Welcome to my personal homepage!
I am a Research Assistant Professor at the Institute for Nuclear Theory at the University of Washington. My investigations mainly concern the properties of strongly interacting QCD matter under extreme conditions such as those realized in ultra-relativistic heavy-ion collisions and neutron stars.
Previously, I had obtained my Master degree in Physics at Taras Shevchenko National University of Kyiv in Ukraine, a PhD degree at Goethe University Frankfurt in Germany, and then held appointments as a Research Assistant at the Institute for Theoretical Physics of the Goethe University in Frankfurt, Germany and a Feodor Lynen Research Fellow at Lawrence Berkeley National Laboratory, USA.
Here you can find information about my research, publications, talks, and projects.
PhD in Theoretical Physics, 2018
Goethe University Frankfurt, Germany
MSc in Physics, 2013
Taras Shevchenko National University of Kyiv, Ukraine
BSc in Physics, 2011
Taras Shevchenko National University of Kyiv, Ukraine
Research and Education
The position is also known as Junior INT Fellow.
Theoretical research of strongly interacting matter under extreme conditions.
Theoretical research of strongly interacting matter under extreme conditions:
Funded by the Feodor Lynen Program of the Alexander von Humboldt foundation.
Theoretical research of strongly interacting matter under extreme conditions:
Teaching:
We present a dynamical description of (anti)proton number cumulants and correlation functions in central Au-Au collisions at $\sqrt{s_{NN}}=7.7–200$ GeV by utilizing viscous hydrodynamics simulations. We find that the experimental data of the STAR Collaboration are consistent at sNN≳20GeV with simultaneous effects of global baryon number conservation and repulsive interactions in the baryon sector. The data at lower collision energies show possible indications for sizable attractive interactions among baryons.
The conditions for the formation of a Bose-Einstein condensed phase of pions in the early Universe are determined. Utilizing a hadron resonance gas model with pion interactions constrained to first-principle lattice QCD simulations at nonzero isospin density, we evaluate cosmic trajectories at various values of electron, muon, and tau lepton asymmetries that satisfy the available constraints on the total lepton asymmetry. The cosmic trajectory passes through the pion condensed phase if the combined electron and muon asymmetry is sufficiently large: |l_{e} + l_{μ}| > 0.1, with little sensitivity to the difference l_{e} − l_{μ} between the individual flavor asymmetries. Future constraints on the values of the individual lepton flavor asymmetries will thus be able to either confirm or rule out the condensation of pions during the cosmic QCD epoch. We demonstrate that the pion condensed phase leaves an imprint both on the spectrum of primordial gravitational waves and on the mass distribution of primordial black holes at the QCD scale, for example, the black hole binary of recent LIGO event GW190521 can be formed in that phase.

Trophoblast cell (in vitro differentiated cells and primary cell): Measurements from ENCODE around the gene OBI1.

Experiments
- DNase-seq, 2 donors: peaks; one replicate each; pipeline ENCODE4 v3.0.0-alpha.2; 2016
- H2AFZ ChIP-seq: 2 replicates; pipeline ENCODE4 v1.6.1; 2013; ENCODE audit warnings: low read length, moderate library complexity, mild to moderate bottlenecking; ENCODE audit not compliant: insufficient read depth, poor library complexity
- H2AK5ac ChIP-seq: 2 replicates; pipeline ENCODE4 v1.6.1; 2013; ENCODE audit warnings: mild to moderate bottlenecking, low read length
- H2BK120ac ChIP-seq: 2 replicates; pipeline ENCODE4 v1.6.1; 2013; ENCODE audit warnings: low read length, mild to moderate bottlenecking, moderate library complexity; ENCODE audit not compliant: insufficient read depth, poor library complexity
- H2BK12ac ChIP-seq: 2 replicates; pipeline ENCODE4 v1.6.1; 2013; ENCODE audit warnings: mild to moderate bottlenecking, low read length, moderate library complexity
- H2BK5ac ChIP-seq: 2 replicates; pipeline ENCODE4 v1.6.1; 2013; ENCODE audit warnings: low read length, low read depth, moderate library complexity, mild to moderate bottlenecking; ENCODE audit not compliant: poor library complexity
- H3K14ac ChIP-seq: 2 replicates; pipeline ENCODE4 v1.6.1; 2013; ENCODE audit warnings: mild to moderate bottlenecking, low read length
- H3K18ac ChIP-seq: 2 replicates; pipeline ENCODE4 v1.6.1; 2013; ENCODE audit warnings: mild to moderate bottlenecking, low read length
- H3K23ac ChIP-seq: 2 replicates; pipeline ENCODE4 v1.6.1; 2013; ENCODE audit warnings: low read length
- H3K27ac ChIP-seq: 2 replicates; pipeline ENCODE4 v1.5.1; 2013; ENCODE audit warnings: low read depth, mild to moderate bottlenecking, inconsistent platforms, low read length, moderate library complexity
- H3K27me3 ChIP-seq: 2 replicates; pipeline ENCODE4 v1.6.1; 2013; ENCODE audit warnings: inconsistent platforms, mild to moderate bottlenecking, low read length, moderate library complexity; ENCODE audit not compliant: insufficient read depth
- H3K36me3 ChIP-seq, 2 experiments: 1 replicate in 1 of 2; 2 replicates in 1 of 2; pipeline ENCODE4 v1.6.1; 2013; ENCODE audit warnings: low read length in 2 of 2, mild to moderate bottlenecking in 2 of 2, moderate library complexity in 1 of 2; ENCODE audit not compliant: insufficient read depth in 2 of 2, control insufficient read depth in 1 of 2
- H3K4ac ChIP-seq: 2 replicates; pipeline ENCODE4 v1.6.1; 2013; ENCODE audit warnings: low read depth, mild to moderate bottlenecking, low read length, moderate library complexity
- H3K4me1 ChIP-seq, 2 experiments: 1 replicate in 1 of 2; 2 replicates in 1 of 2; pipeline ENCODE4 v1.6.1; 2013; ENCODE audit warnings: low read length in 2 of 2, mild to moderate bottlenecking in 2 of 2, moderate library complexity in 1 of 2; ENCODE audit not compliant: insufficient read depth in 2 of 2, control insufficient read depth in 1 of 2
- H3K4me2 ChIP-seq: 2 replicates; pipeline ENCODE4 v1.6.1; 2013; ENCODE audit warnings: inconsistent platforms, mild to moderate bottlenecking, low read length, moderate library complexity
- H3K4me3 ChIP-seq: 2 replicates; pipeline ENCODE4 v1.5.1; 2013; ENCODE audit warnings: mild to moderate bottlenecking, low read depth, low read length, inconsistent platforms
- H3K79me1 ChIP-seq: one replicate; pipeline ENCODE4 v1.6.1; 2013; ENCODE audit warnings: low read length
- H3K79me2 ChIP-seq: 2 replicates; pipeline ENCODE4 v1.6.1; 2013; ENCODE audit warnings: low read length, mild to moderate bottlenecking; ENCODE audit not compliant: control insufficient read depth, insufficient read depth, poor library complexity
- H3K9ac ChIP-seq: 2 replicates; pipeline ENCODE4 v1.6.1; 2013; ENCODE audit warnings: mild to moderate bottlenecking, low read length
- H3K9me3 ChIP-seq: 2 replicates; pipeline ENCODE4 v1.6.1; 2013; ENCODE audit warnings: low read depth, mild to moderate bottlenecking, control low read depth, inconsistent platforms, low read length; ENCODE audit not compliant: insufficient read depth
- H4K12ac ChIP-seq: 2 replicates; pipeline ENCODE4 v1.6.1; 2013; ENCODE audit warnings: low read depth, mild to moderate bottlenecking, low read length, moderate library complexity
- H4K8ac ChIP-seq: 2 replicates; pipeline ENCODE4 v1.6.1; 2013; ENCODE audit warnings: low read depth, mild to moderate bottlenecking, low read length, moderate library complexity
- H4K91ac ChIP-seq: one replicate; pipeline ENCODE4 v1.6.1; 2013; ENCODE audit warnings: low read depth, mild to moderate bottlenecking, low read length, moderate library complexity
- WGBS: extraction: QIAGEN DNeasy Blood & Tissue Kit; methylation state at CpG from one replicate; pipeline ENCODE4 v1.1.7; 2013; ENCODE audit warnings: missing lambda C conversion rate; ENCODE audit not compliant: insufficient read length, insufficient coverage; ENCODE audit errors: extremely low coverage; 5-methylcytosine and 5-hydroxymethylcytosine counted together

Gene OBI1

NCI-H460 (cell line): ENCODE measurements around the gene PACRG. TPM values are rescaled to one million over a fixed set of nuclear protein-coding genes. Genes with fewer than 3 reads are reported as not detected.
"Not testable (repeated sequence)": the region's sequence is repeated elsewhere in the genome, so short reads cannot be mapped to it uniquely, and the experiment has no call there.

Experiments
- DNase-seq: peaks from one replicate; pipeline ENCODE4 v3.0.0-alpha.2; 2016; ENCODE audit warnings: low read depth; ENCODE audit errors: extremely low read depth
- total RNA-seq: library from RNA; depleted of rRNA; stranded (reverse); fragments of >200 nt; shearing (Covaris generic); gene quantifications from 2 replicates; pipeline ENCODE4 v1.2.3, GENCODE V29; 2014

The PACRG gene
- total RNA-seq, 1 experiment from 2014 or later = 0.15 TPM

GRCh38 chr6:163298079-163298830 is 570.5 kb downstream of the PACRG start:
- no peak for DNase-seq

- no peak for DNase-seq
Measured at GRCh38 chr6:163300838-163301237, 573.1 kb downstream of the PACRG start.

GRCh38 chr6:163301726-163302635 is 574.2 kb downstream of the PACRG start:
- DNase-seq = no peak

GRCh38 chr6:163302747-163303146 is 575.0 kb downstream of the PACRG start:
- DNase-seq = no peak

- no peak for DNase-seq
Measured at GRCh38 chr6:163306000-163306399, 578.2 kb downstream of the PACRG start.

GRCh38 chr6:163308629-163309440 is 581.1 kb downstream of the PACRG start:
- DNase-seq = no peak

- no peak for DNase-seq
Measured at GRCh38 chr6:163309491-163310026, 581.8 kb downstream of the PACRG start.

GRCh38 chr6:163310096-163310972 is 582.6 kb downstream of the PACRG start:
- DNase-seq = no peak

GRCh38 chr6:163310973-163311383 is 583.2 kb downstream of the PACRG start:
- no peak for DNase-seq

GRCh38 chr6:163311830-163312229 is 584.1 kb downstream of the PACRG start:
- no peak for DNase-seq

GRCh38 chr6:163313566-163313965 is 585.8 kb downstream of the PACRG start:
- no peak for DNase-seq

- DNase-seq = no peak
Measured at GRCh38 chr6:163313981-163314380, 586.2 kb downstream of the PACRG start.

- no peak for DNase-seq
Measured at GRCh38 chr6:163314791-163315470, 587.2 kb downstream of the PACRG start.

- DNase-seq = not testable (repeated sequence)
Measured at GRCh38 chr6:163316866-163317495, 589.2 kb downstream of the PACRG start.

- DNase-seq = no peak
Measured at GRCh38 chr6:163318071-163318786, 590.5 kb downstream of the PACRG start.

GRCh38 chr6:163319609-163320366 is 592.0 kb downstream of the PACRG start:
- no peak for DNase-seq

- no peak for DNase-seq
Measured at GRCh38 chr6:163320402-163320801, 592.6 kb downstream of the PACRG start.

Saha equation approach is introduced for describing the production of light (anti-)(hyper-)nuclei in late stages of relativistic heavy-ion collisions, making use of an analogy between the evolution of the early universe after the Big Bang and that of ``Little Bangs” created in the lab. The framework is consistent with the available experimental data of the ALICE collaboration for a very broad range of temperatures in the hadronic phase, providing a possible explanation for why the thermal model works so well for describing nuclear abundances in heavy-ion collisions.
This paper introduces the Cluster Expansion Model (CEM) – a model for QCD equation of state at finite baryon density, which is based on the lattice QCD data for Fourier coefficients of baryon number density, obtained in simulation at imaginary $\mu_B$. The CEM is surprisingly simple, permits a closed analytic form, and is consistent with all presently available lattice data.
An extension of the ideal hadron resonance gas (HRG) model is constructed which includes the attractive and repulsive van der Waals (VDW) interactions between baryons. This VDW-HRG model yields the nuclear liquid-gas transition and, compared to the ideal HRG model, leads to a qualitatively different behavior of second and higher moments of fluctuations of conserved charges, in particular in the so-called crossover region $T$~$140–190$ MeV. For many observables this behavior resembles closely the results obtained from lattice QCD simulations.
This paper introduces the Quantum van der Waals (QvdW) equation – a generalization of the famous van der Waals equation to include quantum statistical (Fermi-Dirac or Bose-Einstein) effects. The formalism is applied to describe the nuclear liquid-gas transition in nuclear matter.
Here you can find my coding projects, which include code for high energy physics applications and also several Android apps that model and visualize different physical systems with OpenGL on an Android device.
*Molecular dynamics simulation and visualization of the Lennard-Jones system utilizing CUDA-enabled GPU’s
A C++ package designed for the convenient general-purpose analysis within a family of hadron resonance gas (HRG) models.
Reference: Comput. Phys. Commun. 244, 295 (2019)
An Android app to visualize the wave functions of the three-dimensional harmonic oscillator.
10,000+ installs / 4.8 rating
An Android app to visualize the electron orbitals of the hydrogen atom in 3D.
10,000+ installs / 4.7 rating
An Android app to simulate the motion of nine different pendulum systems in real time.
50,000+ installs / 4.7 rating